Thing like this put me in a conflict zone. The rational side of me that wants to find a logical reason to it all, the religious side that acknowledges the existense of the para-normal and the indifferent side that sits with a bucket of popcorn, a ise cold Fanta and watches the debate between the first two

    Like

    • uju July 21, 2014 / 7:56 pm

      I’d like to hear the rational argument, pls?

      Like

  8. ericjbaker July 21, 2014 / 5:43 pm

    A side of your writing I have not seen before. Well done!

    Like

    • uju July 21, 2014 / 6:23 pm

      Thank you Eric, I’m humbled 🙂

      Like

  9. Ifedayo July 21, 2014 / 9:54 am

    The young shoudn’t listen to every fairytail of stories been said or says concerning [his] present situation(s) for their is no reality in it all.

    God’s plan for the young man is good and perfect

    Perfection and goodness were the only realities that charecterises [his] entirety of being; and [he] lives, move and have [his] being in Him (God).

    So, [he] should lift [his] thought(s) above all materialistic thoughts by focusing continually on what God is telling him that [he is] in (Him) moment by moment.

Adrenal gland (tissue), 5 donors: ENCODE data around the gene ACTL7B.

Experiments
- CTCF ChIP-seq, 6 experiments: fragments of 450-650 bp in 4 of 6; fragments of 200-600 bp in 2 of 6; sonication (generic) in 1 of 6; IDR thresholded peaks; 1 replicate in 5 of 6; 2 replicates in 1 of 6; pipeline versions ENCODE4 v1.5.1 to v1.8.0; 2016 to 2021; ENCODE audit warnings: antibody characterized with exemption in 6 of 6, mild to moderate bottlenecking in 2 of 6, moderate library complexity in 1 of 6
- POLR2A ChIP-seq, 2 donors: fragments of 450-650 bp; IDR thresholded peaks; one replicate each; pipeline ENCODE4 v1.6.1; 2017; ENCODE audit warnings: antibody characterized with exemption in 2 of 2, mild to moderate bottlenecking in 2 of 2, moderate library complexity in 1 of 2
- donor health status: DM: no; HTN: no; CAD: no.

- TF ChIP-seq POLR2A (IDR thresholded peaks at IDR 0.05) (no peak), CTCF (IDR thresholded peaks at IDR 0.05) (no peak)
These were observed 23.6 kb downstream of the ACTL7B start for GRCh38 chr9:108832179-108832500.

Liked by 1 person

    • uju July 21, 2014 / 10:46 am

      Fairytale? Do you presume that there isn’t supernatural entities against our success, as much as you believe there is a supernatural entity all for our good?

      Again, how do you place your trust and hope on a being you have yet to give yourself up to? You forget that the promise of protection and rich life from God is for His children, not every being that walks on Earth like a ship without a rudder.

      P.S It does pay to listen to what others have to say, and be cautious around people. We are told to be gentle as doves and wise as serpents, right?

      Like